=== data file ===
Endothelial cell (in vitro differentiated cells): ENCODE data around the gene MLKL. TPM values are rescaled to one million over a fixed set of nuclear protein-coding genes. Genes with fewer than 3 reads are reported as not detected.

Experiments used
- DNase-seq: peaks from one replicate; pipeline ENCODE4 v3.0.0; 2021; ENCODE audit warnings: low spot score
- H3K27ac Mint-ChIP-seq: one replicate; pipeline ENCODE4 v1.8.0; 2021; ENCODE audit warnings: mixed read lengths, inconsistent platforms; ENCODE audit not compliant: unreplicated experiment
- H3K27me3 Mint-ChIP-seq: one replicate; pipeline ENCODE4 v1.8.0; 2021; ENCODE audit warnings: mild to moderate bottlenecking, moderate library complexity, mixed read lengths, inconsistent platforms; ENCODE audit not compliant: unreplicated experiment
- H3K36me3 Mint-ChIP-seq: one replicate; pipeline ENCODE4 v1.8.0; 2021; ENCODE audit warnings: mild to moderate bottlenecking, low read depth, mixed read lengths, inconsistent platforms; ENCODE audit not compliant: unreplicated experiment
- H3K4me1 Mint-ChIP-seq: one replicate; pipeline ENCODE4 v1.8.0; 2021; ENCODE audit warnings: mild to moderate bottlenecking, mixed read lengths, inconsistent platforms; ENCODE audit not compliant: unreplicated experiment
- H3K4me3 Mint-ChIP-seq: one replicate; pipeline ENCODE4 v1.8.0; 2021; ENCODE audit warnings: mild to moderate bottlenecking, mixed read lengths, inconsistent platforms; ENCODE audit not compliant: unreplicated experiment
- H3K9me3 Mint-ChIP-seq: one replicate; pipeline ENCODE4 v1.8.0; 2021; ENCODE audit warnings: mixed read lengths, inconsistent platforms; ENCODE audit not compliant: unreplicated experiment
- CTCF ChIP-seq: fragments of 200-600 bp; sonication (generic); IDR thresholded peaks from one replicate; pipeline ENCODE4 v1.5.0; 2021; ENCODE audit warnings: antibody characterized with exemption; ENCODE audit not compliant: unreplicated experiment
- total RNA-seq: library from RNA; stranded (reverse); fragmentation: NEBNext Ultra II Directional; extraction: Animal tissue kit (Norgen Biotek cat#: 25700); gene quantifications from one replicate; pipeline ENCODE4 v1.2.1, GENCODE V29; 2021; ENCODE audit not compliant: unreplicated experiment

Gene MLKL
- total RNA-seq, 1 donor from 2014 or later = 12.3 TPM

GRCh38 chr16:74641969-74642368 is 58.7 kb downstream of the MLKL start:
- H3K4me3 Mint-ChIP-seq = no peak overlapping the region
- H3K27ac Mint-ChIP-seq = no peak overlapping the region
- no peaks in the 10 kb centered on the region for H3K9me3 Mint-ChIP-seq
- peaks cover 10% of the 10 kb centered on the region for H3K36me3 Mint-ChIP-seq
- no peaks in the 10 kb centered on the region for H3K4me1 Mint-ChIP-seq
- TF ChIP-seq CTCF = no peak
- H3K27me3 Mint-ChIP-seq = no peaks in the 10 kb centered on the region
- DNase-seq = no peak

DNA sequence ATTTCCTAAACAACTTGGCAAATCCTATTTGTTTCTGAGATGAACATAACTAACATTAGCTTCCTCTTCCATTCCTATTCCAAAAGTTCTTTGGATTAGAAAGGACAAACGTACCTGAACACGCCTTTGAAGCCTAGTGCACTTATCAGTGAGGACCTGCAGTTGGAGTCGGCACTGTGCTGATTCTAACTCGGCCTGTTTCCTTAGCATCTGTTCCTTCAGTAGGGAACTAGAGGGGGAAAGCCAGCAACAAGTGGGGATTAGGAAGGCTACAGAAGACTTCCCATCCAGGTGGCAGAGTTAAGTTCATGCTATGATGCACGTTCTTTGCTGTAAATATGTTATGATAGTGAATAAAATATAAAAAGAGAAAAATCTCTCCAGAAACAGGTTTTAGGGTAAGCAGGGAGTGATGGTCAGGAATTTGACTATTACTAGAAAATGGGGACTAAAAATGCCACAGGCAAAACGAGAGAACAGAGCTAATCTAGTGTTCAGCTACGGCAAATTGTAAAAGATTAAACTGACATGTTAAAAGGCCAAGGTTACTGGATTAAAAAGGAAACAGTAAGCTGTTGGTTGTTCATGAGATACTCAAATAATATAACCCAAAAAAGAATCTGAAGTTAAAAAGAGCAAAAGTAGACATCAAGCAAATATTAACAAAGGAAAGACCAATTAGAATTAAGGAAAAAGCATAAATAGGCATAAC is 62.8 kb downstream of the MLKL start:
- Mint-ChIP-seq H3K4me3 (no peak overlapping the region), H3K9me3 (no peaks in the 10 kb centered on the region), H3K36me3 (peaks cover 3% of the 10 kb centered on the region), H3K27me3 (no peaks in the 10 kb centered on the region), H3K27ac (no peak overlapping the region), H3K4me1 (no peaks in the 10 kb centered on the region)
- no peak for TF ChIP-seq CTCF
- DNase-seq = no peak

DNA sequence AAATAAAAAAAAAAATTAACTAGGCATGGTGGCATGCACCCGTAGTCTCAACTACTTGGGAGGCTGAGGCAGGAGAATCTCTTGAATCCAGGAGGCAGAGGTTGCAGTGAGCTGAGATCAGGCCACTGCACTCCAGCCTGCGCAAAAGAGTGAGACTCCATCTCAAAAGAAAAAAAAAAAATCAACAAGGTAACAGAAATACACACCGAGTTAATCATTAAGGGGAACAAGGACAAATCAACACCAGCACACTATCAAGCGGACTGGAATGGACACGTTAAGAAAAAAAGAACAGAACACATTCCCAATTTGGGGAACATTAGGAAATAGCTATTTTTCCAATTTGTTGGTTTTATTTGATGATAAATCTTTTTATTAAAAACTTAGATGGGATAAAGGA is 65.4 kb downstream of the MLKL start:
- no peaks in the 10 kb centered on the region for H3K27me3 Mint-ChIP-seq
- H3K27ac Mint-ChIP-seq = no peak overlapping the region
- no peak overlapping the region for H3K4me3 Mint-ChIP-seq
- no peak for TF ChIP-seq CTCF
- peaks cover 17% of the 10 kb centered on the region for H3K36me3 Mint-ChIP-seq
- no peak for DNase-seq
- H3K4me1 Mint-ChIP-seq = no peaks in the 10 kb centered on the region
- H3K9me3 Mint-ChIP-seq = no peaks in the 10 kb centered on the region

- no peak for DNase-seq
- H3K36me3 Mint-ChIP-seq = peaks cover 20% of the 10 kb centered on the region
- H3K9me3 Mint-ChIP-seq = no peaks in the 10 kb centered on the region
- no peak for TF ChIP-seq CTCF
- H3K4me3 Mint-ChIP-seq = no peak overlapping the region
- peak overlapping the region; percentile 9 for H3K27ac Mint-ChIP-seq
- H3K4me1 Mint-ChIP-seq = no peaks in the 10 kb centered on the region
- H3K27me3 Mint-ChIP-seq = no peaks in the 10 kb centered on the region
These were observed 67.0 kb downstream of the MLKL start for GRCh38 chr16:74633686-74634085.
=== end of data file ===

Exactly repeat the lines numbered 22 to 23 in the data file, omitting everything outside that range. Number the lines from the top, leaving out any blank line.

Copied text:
- DNase-seq = no peak

DNA sequence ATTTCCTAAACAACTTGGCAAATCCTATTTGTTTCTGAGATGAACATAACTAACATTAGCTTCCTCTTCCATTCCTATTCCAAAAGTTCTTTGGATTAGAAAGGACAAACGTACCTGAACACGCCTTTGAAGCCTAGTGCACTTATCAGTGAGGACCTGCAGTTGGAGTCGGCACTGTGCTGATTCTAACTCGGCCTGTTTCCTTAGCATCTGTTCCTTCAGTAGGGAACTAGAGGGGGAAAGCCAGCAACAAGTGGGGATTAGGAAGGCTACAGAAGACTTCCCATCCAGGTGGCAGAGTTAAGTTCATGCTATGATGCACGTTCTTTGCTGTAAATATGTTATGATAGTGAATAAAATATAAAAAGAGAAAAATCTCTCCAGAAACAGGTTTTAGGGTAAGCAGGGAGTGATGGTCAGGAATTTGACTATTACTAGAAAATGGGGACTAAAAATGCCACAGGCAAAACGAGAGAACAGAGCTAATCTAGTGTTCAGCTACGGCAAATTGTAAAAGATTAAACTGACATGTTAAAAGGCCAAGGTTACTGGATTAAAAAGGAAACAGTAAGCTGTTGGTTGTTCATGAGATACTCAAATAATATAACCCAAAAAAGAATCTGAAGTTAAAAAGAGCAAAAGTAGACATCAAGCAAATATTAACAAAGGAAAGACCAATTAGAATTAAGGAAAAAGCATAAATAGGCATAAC is 62.8 kb downstream of the MLKL start: